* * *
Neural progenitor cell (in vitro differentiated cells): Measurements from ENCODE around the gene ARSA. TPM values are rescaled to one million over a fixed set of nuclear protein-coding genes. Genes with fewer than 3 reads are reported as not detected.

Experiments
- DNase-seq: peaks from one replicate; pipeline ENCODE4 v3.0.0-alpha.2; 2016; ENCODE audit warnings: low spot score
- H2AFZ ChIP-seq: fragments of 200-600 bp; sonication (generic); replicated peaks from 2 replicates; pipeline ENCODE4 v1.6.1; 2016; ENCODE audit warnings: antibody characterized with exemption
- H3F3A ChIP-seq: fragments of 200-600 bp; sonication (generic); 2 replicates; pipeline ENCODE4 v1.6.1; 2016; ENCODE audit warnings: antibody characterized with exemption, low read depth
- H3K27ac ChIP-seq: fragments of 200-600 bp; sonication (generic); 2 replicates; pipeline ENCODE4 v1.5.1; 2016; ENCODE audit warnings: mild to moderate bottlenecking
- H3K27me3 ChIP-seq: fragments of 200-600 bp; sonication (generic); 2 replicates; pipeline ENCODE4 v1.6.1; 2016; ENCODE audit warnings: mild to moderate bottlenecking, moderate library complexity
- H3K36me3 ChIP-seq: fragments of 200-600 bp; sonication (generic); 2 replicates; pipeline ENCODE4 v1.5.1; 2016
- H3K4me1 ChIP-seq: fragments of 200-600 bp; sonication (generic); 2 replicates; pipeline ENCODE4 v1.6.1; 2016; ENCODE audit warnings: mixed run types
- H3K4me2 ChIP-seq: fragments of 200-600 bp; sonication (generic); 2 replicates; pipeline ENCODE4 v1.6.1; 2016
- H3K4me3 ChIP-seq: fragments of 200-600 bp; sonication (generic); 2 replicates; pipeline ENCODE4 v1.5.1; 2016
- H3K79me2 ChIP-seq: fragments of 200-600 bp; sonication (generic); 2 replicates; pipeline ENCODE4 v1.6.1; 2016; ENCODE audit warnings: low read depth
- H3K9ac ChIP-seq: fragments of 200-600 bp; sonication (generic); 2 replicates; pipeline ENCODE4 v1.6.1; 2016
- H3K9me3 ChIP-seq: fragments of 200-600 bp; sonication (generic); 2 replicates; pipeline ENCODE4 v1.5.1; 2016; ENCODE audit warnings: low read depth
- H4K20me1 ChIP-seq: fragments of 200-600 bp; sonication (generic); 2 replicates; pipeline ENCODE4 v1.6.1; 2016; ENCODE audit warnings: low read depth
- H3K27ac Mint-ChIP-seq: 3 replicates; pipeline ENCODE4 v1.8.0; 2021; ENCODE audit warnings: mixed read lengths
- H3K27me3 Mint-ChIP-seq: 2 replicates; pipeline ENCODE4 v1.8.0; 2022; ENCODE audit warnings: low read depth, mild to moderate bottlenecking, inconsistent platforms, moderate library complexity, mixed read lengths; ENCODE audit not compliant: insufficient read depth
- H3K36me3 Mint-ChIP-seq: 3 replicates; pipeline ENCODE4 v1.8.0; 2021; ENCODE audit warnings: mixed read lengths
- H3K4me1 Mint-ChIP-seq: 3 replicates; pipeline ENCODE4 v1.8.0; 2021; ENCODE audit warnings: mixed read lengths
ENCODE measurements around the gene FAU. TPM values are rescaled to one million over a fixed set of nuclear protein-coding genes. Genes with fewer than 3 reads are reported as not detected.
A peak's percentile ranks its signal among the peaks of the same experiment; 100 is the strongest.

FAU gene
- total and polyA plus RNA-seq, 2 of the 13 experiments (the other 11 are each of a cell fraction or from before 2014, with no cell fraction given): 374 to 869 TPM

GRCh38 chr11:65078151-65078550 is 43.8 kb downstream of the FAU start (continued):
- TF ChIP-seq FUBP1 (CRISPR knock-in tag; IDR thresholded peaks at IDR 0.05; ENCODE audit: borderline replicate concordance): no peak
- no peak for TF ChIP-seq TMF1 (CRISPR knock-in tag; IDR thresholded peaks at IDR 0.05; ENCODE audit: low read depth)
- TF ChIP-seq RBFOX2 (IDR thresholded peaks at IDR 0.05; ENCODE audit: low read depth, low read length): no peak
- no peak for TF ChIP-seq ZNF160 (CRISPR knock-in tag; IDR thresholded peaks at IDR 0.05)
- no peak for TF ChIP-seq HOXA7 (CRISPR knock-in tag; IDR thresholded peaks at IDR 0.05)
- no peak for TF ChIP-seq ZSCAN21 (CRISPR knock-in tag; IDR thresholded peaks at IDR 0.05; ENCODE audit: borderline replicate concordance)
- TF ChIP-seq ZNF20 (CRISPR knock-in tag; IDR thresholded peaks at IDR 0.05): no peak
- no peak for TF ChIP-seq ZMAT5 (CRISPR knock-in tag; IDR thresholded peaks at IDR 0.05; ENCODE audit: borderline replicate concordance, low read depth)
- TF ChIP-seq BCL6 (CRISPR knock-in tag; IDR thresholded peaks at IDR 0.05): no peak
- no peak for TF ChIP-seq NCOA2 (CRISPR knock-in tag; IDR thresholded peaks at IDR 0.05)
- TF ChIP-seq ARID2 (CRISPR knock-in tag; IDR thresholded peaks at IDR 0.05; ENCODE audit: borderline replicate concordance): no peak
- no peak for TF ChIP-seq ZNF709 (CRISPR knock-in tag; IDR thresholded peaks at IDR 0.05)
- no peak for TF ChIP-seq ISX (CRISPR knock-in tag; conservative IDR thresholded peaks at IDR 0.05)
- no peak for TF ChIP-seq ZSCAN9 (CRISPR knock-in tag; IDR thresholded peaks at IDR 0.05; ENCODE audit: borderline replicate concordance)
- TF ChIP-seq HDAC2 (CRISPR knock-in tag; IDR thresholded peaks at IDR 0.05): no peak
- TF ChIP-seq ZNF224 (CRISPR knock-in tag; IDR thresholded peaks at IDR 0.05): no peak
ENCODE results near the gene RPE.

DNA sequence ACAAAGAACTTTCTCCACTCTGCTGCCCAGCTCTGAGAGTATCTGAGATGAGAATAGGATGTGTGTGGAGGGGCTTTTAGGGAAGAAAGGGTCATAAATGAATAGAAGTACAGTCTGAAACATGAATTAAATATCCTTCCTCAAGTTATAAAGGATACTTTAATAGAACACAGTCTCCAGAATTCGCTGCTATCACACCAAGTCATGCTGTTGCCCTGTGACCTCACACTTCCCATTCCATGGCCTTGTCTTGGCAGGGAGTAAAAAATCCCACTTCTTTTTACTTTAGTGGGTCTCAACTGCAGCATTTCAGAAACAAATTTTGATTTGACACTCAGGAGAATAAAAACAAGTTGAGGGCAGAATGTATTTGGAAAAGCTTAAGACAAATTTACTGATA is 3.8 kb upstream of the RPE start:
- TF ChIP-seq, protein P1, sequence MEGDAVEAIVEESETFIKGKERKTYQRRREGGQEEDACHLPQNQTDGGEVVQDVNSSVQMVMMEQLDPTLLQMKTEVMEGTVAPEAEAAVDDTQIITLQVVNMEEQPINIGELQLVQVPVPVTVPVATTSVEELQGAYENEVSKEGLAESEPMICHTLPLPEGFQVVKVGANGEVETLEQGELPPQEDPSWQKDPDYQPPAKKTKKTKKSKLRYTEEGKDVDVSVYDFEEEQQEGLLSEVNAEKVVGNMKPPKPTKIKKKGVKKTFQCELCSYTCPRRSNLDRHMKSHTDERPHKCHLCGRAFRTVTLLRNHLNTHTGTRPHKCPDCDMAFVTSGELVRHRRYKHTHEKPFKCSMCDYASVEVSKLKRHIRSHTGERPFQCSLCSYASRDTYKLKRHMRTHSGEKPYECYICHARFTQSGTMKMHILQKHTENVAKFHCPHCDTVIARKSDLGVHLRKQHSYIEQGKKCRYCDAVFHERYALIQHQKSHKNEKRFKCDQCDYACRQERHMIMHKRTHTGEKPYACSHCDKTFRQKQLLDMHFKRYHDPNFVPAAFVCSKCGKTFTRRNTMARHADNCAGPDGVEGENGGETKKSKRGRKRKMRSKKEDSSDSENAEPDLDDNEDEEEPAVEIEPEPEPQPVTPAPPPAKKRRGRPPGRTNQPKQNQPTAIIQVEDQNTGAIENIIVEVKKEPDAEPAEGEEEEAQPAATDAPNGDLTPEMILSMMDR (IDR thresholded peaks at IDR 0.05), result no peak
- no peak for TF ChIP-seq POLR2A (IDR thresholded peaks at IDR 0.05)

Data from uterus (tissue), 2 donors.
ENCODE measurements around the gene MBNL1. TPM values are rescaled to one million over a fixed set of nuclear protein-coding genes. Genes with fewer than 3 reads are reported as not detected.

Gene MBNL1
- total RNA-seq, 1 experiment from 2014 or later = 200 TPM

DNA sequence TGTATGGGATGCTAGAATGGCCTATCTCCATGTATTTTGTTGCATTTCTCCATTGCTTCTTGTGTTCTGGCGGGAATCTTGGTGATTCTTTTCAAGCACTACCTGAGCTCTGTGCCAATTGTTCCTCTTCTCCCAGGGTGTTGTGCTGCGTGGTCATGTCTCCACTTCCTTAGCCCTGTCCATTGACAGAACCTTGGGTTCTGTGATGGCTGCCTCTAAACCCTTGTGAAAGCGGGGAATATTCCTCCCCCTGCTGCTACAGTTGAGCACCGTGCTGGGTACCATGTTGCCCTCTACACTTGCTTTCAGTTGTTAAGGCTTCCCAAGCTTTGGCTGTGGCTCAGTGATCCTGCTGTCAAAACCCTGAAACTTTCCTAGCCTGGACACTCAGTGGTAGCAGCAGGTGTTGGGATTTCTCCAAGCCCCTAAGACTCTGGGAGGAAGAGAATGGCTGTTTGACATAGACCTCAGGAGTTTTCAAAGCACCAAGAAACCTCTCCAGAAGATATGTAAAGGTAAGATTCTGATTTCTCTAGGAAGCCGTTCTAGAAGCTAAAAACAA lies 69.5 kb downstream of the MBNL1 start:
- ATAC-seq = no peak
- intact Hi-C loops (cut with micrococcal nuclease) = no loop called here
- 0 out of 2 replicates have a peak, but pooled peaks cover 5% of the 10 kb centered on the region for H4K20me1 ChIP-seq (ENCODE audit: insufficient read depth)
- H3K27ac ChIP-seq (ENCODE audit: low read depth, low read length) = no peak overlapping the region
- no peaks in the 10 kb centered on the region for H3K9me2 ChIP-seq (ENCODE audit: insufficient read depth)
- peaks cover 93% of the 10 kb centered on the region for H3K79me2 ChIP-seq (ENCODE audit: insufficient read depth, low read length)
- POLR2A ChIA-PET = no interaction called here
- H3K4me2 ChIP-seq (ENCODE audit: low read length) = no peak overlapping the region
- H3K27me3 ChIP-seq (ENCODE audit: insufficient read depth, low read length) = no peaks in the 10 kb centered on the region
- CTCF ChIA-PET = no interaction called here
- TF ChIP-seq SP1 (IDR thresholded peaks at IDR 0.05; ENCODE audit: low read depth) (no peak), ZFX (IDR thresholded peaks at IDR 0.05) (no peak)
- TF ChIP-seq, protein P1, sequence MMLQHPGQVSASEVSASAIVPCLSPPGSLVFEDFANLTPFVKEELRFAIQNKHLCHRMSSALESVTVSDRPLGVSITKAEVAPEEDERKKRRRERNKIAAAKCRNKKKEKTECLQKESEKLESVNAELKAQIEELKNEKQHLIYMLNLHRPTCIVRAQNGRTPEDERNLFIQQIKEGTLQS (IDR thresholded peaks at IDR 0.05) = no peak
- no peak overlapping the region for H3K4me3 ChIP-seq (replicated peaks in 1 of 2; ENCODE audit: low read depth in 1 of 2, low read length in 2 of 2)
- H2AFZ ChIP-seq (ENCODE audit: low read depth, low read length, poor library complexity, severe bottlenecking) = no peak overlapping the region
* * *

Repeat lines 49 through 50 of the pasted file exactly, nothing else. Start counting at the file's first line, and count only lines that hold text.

DNA sequence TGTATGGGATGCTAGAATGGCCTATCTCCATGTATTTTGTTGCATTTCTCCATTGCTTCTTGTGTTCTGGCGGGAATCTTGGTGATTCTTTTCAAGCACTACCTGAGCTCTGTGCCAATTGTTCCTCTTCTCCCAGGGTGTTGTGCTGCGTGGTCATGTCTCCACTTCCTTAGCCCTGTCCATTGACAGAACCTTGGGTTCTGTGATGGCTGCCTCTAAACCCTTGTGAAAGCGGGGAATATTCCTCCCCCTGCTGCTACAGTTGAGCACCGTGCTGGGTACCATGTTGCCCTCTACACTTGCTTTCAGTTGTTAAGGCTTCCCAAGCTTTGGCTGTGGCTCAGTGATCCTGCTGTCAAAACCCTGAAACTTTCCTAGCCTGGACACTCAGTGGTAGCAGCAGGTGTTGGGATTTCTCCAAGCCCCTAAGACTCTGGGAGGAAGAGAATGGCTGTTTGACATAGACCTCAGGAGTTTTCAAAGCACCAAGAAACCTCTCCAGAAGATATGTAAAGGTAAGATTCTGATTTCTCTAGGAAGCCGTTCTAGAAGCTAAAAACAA lies 69.5 kb downstream of the MBNL1 start:
- ATAC-seq = no peak